From his office in Hyderabad, CS Reddy, the founder of APMAS, a Hyderabad-based organisation that advises SHG (self-help group) organisations, has been watching investors flock to buy farmland. "In the last 10 years, we have seen a lot of farmers become wage labourers," he says. "This is not only because they sold their land out of distress. Some of them are starting to feel they are better off working as labour than putting money into farming, with its uncertain returns."

A small farmer with an acre of land will get 30 bags of paddy. At Rs 2,000 each, that's a gross income of Rs 60,000. But net of costs, his net income will probably be closer to Rs 20,000. Even this is subject to weather risk—and price risk for crops not supported by minimum assured government prices. Says Deshpande of ISEC: "The 59th NSSO report asked farmers if they wanted to leave agriculture. 40% said 'yes'." That was in 2002. Since then, the drift has only continued.

A Source Of Political Rent

Politicians, who created a market out of matching buyers and sellers, opened a third flank. In the last 10 years, the cost of fighting elections has shot up, and politicians are using the land boom to subsidise their campaigns.

Anil Patil, the Shiv Sena MLA in Madha constituency of Maharashtra, explains the arithmetic, which makes a mockery of election-spending rules. "In 2009, an MLA spent Rs 10 crore on campaigning," he says. "In 2014, they will probably spend Rs 20 crore. This means an MLA needs to raise at least Rs 30 crore during his five-year stint." Political parties face a similar arithmetic. They need to, says Patil, "fund at least half the campaign expenses of their MLAs and MPs so that they stay loyal to the party."

Besides parking their own money in land, politicians, through associates, are making a killing by positioning themselves in between real estate companies and the state. What unlocks the value of farmland is change of land use, clearing it for non-agricultural use— like commercial or residential.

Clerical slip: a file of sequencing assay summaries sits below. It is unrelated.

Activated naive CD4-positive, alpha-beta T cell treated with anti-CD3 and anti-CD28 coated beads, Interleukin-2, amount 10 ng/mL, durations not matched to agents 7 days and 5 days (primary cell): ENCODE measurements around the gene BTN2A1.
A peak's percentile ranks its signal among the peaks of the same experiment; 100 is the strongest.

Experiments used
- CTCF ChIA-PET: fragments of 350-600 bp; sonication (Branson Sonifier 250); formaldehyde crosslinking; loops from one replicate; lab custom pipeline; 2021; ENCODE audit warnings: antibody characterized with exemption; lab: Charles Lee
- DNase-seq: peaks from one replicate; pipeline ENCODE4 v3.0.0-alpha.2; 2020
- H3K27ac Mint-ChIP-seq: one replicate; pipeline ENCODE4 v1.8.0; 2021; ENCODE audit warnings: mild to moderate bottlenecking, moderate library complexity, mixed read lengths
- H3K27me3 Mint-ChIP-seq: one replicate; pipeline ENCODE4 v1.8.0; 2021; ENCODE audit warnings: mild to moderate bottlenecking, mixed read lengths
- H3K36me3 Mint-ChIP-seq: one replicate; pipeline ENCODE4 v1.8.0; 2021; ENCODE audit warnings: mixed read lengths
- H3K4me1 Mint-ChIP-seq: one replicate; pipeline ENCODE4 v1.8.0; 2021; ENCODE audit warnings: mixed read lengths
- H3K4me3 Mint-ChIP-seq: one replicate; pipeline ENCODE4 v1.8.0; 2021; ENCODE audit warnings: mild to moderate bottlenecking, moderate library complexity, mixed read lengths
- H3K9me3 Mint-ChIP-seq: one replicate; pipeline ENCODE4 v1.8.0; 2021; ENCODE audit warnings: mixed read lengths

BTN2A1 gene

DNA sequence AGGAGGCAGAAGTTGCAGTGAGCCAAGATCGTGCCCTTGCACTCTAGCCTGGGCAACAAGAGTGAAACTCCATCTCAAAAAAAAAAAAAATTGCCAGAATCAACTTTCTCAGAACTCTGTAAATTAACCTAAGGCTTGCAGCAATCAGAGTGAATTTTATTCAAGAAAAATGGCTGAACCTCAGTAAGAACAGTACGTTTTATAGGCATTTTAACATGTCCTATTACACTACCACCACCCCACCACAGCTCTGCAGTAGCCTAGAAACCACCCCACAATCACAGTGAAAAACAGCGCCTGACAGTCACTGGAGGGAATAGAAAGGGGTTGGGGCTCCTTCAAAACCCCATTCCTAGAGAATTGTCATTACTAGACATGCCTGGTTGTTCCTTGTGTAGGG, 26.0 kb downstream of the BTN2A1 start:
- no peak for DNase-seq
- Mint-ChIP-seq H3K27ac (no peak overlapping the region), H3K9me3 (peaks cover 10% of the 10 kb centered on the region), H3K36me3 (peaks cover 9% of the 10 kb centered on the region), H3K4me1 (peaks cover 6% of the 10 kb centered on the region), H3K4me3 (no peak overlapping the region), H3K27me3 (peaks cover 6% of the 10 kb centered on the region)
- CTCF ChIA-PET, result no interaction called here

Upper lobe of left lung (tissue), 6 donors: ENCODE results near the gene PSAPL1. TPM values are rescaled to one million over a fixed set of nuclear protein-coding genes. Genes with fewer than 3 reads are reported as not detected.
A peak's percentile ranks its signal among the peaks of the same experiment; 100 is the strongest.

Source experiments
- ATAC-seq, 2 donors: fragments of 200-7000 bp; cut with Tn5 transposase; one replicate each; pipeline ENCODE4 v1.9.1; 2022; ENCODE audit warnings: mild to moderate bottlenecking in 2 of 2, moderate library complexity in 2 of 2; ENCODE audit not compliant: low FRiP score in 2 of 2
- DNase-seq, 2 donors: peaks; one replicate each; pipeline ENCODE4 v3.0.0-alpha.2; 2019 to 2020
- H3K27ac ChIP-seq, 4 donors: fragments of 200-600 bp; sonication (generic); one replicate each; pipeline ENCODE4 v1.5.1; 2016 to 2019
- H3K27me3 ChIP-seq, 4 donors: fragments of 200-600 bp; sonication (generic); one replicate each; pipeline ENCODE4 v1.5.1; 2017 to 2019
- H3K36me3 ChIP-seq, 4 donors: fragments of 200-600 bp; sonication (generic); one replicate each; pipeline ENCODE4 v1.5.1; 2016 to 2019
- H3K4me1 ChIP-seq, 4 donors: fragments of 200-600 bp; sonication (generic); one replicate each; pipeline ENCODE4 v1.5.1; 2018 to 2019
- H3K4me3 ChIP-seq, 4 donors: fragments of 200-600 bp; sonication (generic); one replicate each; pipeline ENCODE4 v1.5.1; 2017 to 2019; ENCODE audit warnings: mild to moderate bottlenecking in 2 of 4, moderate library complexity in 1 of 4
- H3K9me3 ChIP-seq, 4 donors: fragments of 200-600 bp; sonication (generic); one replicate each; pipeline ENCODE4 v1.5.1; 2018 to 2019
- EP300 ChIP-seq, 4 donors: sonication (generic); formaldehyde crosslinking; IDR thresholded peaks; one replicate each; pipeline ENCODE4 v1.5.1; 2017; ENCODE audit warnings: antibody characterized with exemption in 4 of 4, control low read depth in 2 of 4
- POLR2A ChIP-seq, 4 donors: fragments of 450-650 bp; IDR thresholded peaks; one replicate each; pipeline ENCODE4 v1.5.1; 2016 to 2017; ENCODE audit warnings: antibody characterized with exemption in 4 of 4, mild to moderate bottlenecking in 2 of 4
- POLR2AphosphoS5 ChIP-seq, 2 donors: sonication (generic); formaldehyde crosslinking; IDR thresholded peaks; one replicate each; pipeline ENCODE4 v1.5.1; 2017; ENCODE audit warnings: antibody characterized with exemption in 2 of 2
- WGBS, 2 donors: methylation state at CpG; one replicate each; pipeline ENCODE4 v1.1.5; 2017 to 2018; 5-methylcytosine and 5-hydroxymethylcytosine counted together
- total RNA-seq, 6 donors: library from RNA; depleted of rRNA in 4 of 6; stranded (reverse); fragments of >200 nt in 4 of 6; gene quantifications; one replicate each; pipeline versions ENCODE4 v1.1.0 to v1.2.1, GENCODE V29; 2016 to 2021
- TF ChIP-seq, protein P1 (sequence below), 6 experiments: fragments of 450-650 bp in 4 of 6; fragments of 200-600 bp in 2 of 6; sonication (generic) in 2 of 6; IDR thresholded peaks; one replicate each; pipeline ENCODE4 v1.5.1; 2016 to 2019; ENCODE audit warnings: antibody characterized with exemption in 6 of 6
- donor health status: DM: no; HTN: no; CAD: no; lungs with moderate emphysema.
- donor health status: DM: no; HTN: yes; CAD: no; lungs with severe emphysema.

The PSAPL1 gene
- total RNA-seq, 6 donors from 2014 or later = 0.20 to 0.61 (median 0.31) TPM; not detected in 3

According to Patil, the region between Pune, Nashik, Mumbai, Thane and Raigad is seeing a real estate boom. Here, he says, politicians either buy the land—through middlemen—from farmers and sell it to builders. Or, they charge a commission for land-use change. This money is then used to buy land elsewhere. Land in Madha that used to cost Rs 50,000 an acre in 2005-06, adds Patil, now costs Rs 15 lakh.

Several moves by the state government have given such forces a larger market to play in. For instance, Haryana has relaxed land ceiling laws for non-agricultural owners. Others have made it easier for outsiders to acquire tribal or Dalit land. They are also expanding urban limits. Haryana, for instance, says Jain, has added 30,000 acres to the urban area of Gurgaon.

The Meaning Of It All

Besides a reduction in the area under agriculture (See box), the farmland boom is propelling some fundamental shifts. For example, how farmers perceive the value of their land. A farmer, having heard about another farmer selling his land for Rs 80 lakh an acre, will not settle for anything less.

Chakravorty feels India is now "permanently in a new land price regime". "The tipping point has come from the expansion of money supply in India— black, white and foreign," he writes. In contrast, Himanshu, a professor at the Jawaharlal Nehru University in New Delhi, thinks this is a bubble. Most buyers, he says, are investors. "Are there are enough people willing to buy at the price these people want to sell?" he asks.